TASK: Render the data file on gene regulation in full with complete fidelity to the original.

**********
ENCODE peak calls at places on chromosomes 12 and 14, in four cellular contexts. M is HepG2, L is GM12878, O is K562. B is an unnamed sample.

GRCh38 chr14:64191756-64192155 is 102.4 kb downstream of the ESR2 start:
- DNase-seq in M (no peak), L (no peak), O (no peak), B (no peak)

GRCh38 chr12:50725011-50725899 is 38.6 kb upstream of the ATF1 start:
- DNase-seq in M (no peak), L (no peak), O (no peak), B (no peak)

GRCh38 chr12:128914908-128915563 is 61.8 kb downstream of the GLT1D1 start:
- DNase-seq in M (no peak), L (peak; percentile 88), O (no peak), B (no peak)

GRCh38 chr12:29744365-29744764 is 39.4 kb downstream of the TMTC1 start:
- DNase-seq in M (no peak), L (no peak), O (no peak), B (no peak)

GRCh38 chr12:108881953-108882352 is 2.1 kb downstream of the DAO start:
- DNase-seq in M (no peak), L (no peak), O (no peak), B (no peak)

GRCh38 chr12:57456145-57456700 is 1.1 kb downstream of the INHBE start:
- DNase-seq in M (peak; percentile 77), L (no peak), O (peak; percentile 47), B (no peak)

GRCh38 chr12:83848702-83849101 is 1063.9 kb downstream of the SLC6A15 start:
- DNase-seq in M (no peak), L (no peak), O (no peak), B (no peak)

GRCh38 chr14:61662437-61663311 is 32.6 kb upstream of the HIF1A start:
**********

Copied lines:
ENCODE peak calls at places on chromosomes 12 and 14, in four cellular contexts. M is HepG2, L is GM12878, O is K562. B is an unnamed sample.

GRCh38 chr14:64191756-64192155 is 102.4 kb downstream of the ESR2 start:
- DNase-seq in M (no peak), L (no peak), O (no peak), B (no peak)

GRCh38 chr12:50725011-50725899 is 38.6 kb upstream of the ATF1 start:
- DNase-seq in M (no peak), L (no peak), O (no peak), B (no peak)

GRCh38 chr12:128914908-128915563 is 61.8 kb downstream of the GLT1D1 start:
- DNase-seq in M (no peak), L (peak; percentile 88), O (no peak), B (no peak)

GRCh38 chr12:29744365-29744764 is 39.4 kb downstream of the TMTC1 start:
- DNase-seq in M (no peak), L (no peak), O (no peak), B (no peak)

GRCh38 chr12:108881953-108882352 is 2.1 kb downstream of the DAO start:
- DNase-seq in M (no peak), L (no peak), O (no peak), B (no peak)

GRCh38 chr12:57456145-57456700 is 1.1 kb downstream of the INHBE start:
- DNase-seq in M (peak; percentile 77), L (no peak), O (peak; percentile 47), B (no peak)

GRCh38 chr12:83848702-83849101 is 1063.9 kb downstream of the SLC6A15 start:
- DNase-seq in M (no peak), L (no peak), O (no peak), B (no peak)

GRCh38 chr14:61662437-61663311 is 32.6 kb upstream of the HIF1A start: